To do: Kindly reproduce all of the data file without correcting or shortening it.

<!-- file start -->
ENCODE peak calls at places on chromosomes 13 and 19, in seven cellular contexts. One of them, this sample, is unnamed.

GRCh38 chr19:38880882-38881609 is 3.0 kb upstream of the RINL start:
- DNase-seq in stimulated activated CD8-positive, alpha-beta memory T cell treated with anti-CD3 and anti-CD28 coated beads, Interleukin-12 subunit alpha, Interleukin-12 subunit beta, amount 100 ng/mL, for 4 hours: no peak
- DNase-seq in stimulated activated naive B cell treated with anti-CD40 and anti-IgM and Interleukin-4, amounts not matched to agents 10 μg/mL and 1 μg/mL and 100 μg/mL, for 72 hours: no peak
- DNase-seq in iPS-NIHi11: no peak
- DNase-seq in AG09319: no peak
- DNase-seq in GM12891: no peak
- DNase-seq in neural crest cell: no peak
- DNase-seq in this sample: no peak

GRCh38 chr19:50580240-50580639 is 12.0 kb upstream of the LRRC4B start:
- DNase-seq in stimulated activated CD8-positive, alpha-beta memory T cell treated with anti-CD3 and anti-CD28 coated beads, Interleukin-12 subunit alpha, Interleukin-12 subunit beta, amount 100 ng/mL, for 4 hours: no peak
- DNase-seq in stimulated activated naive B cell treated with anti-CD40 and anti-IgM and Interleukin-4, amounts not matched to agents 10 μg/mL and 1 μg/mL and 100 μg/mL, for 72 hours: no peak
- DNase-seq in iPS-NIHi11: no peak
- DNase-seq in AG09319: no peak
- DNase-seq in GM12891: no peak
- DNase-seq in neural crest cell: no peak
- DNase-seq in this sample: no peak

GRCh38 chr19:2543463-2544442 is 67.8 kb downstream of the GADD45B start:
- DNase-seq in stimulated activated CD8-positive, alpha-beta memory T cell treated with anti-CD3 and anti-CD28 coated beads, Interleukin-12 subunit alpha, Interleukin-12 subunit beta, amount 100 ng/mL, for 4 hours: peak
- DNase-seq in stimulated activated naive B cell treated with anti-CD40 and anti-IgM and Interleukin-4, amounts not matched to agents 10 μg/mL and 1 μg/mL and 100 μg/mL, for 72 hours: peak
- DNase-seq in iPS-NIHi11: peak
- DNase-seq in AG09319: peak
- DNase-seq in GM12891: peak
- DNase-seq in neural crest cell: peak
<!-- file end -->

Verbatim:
ENCODE peak calls at places on chromosomes 13 and 19, in seven cellular contexts. One of them, this sample, is unnamed.

GRCh38 chr19:38880882-38881609 is 3.0 kb upstream of the RINL start:
- DNase-seq in stimulated activated CD8-positive, alpha-beta memory T cell treated with anti-CD3 and anti-CD28 coated beads, Interleukin-12 subunit alpha, Interleukin-12 subunit beta, amount 100 ng/mL, for 4 hours: no peak
- DNase-seq in stimulated activated naive B cell treated with anti-CD40 and anti-IgM and Interleukin-4, amounts not matched to agents 10 μg/mL and 1 μg/mL and 100 μg/mL, for 72 hours: no peak
- DNase-seq in iPS-NIHi11: no peak
- DNase-seq in AG09319: no peak
- DNase-seq in GM12891: no peak
- DNase-seq in neural crest cell: no peak
- DNase-seq in this sample: no peak

GRCh38 chr19:50580240-50580639 is 12.0 kb upstream of the LRRC4B start:
- DNase-seq in stimulated activated CD8-positive, alpha-beta memory T cell treated with anti-CD3 and anti-CD28 coated beads, Interleukin-12 subunit alpha, Interleukin-12 subunit beta, amount 100 ng/mL, for 4 hours: no peak
- DNase-seq in stimulated activated naive B cell treated with anti-CD40 and anti-IgM and Interleukin-4, amounts not matched to agents 10 μg/mL and 1 μg/mL and 100 μg/mL, for 72 hours: no peak
- DNase-seq in iPS-NIHi11: no peak
- DNase-seq in AG09319: no peak
- DNase-seq in GM12891: no peak
- DNase-seq in neural crest cell: no peak
- DNase-seq in this sample: no peak

GRCh38 chr19:2543463-2544442 is 67.8 kb downstream of the GADD45B start:
- DNase-seq in stimulated activated CD8-positive, alpha-beta memory T cell treated with anti-CD3 and anti-CD28 coated beads, Interleukin-12 subunit alpha, Interleukin-12 subunit beta, amount 100 ng/mL, for 4 hours: peak
- DNase-seq in stimulated activated naive B cell treated with anti-CD40 and anti-IgM and Interleukin-4, amounts not matched to agents 10 μg/mL and 1 μg/mL and 100 μg/mL, for 72 hours: peak
- DNase-seq in iPS-NIHi11: peak
- DNase-seq in AG09319: peak
- DNase-seq in GM12891: peak
- DNase-seq in neural crest cell: peak